ISSN (Print) - 0012-9976 | ISSN (Online) - 2349-8846

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Is Fixed Price Contract a Viable Option for Farmers?

This paper explores the economics of contract versus non-contract potato farming in West Bengal, India, using primary data collected from a household survey of 263 farmers (2021–22 potato season). While proponents of contract farming argue that fixed prices and secure markets provide farmers with better returns, this study shows that non-contract farmers actually obtained much higher farm investment income (`42,413.63) per acre than contract farmers (`9,703.94). Without any significant differences in yield and production costs, the higher open market price (`1,458) per quintal benefits non-contract potato farmers despite production loss, while the fixed price in contract farming (`1,106) leads to significantly less farm returns for contract potato farmers.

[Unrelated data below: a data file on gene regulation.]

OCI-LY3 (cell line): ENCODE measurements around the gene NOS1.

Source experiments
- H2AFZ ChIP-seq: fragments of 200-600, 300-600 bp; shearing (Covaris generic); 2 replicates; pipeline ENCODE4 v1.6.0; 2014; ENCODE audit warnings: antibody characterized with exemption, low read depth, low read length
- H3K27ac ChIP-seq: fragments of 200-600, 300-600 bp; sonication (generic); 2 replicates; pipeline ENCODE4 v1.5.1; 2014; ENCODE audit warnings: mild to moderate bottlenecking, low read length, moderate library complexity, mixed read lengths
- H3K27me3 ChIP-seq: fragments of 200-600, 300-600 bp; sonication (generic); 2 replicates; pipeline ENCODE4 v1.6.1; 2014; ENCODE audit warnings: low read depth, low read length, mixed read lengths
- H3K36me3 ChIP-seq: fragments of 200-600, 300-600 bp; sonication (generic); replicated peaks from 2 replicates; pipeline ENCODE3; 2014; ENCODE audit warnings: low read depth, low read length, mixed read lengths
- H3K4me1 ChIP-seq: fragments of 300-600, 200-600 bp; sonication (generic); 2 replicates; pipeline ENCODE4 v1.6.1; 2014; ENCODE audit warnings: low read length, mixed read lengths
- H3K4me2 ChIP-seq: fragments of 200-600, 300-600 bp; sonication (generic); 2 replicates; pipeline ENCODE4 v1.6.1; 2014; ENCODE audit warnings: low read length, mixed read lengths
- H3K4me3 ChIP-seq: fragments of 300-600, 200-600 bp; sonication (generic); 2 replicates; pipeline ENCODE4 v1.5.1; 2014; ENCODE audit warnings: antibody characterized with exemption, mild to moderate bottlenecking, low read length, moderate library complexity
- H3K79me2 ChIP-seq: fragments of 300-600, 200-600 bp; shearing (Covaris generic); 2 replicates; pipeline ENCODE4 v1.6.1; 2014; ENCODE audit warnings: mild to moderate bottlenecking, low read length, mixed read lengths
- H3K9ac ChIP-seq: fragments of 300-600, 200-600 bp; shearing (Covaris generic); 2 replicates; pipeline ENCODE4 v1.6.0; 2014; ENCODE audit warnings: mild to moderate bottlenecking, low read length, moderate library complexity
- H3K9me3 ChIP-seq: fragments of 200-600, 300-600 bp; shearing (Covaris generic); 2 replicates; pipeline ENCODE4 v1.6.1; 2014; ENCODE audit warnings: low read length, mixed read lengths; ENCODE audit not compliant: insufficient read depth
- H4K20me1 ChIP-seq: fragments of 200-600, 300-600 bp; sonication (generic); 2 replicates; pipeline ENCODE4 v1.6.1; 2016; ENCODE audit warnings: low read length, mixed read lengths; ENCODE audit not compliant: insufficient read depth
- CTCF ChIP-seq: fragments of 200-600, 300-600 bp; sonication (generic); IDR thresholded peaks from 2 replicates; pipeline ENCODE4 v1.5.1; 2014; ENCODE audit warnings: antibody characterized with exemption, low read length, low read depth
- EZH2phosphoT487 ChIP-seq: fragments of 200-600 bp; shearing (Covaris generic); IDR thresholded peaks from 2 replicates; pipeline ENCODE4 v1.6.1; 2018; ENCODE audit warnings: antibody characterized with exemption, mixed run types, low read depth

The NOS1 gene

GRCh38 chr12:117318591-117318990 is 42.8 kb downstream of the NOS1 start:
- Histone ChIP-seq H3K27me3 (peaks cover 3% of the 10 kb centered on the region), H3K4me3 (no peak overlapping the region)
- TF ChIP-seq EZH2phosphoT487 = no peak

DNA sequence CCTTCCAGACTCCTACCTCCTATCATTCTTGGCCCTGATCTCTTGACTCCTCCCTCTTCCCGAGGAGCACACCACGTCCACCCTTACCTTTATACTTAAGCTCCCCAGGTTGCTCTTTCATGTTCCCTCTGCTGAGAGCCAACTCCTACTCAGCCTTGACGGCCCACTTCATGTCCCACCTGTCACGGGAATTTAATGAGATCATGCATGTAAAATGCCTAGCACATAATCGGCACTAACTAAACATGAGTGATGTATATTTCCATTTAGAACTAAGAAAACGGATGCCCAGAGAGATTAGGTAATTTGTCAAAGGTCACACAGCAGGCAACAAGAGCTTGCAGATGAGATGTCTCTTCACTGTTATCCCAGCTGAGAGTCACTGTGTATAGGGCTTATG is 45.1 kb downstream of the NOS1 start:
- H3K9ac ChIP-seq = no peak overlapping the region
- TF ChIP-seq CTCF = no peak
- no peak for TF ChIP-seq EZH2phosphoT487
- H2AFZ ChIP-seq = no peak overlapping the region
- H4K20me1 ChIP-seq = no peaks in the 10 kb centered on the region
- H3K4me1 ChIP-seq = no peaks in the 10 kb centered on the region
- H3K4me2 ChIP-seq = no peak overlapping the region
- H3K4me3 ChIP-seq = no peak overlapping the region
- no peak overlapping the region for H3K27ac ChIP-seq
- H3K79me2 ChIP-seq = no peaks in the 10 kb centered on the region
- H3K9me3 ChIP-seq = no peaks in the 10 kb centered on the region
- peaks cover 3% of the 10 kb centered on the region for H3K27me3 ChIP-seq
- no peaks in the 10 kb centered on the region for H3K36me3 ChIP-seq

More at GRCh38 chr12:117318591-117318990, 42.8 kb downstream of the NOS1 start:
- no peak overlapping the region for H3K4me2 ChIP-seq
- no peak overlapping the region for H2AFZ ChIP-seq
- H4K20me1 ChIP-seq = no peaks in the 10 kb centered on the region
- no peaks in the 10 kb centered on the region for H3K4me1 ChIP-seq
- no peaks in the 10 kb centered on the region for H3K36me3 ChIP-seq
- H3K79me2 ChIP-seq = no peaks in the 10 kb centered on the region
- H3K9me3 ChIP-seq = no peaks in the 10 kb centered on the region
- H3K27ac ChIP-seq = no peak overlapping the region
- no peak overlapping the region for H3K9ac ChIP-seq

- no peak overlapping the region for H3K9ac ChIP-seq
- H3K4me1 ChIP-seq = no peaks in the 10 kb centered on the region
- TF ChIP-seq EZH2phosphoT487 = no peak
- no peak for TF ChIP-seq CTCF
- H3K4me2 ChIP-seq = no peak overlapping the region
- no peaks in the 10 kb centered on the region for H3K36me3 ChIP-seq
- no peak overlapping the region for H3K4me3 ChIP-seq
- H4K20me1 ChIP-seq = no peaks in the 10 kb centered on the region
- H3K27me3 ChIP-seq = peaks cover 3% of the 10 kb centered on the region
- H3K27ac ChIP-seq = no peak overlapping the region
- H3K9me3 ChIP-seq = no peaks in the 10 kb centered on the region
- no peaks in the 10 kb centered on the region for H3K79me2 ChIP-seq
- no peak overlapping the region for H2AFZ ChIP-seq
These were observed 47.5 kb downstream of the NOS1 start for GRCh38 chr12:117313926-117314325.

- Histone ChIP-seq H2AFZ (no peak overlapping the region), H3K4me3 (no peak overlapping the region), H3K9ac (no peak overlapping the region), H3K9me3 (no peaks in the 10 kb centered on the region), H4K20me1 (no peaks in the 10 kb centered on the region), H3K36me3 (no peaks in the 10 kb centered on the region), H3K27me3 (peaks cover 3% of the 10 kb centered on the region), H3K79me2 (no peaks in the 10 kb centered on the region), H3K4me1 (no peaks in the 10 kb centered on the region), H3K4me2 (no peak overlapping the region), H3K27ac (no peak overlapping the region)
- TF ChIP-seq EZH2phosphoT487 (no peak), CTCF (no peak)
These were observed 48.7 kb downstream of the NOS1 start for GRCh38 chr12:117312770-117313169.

Regional Inequality in India

We discuss the relationship of our initial paper [Singh, Bhandari, Chen and Khare 2003] to the work of Deaton and Dreze (2002).

Poverty in India in the 1990s

The authors examine the poverty situation in 15 major states across four distinct dimensions of headcount ratio, size of the poor population, depth and severity for the rural, the urban and the total population. The poverty situation, they find, worsened over the six-year period 1993-94 to 1999-2000 in Assam, Madhya Pradesh and Orissa. In the remaining 12 states there was a distinct improvement in terms of the most visible indicator, namely, the absolute size of the poor population. Overall, despite diversity across poverty indicators and across states, the overwhelming impression is one of greater improvement in the poverty situation in the 1990s than in the previous 10�½-year period.

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